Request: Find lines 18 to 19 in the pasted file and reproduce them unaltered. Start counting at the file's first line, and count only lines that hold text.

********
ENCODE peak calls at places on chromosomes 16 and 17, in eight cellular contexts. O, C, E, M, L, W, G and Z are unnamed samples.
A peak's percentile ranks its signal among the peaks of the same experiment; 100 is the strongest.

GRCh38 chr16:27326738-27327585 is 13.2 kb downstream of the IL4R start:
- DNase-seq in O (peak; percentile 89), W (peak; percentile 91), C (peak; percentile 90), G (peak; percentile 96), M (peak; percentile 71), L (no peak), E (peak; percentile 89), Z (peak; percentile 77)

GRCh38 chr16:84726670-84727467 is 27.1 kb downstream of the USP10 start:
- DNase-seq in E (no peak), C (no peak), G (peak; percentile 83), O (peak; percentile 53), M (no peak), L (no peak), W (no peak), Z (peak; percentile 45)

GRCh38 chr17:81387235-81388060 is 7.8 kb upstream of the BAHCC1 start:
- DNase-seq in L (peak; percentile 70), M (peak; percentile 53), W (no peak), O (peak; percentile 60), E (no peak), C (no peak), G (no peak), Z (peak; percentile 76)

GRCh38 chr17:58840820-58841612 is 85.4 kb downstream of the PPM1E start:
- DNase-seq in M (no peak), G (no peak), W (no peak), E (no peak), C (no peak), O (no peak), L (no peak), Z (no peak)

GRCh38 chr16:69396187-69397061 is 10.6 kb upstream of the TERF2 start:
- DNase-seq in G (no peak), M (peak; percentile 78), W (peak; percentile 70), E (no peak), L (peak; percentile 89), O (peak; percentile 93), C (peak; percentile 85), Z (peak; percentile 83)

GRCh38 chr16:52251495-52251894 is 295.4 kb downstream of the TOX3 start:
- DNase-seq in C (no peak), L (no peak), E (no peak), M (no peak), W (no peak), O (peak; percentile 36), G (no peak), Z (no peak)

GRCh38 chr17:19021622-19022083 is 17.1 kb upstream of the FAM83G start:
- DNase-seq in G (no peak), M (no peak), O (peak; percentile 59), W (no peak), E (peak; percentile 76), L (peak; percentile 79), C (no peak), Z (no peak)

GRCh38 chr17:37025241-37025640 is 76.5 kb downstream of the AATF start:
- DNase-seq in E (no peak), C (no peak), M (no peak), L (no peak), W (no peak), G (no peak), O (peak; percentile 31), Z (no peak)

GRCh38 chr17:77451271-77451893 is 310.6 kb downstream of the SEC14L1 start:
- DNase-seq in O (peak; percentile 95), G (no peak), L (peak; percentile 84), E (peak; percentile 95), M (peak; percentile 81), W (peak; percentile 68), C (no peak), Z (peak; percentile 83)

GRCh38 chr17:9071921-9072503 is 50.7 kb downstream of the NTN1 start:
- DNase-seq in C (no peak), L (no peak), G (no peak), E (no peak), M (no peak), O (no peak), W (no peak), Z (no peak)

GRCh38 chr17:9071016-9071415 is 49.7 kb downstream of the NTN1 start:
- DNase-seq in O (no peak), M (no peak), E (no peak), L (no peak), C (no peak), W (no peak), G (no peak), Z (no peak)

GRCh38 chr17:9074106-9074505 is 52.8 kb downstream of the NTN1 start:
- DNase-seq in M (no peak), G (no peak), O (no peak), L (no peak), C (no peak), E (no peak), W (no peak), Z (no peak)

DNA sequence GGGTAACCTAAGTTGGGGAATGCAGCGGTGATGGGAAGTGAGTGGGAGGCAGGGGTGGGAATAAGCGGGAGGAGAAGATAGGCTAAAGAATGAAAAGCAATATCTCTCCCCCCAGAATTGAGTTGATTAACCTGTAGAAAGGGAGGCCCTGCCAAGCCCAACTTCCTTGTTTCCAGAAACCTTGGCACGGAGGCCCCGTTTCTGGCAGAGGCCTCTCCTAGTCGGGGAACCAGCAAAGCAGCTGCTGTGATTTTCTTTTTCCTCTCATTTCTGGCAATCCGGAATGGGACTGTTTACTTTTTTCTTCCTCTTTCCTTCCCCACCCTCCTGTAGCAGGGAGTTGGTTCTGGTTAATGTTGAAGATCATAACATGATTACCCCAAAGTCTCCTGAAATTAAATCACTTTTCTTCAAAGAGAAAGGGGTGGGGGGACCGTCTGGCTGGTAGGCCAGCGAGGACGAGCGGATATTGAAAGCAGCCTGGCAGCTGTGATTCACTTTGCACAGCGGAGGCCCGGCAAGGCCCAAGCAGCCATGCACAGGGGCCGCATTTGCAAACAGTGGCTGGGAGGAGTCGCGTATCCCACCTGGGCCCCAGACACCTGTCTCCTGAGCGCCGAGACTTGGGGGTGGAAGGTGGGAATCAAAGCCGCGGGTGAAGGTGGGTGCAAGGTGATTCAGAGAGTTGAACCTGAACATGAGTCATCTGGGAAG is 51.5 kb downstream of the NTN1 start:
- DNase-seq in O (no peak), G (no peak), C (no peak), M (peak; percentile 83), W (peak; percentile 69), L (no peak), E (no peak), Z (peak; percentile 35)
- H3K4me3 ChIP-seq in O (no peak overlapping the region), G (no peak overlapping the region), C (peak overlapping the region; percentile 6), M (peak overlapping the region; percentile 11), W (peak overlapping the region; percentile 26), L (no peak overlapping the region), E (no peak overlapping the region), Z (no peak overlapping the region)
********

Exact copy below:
- DNase-seq in E (no peak), C (no peak), M (no peak), L (no peak), W (no peak), G (no peak), O (peak; percentile 31), Z (no peak)

GRCh38 chr17:77451271-77451893 is 310.6 kb downstream of the SEC14L1 start: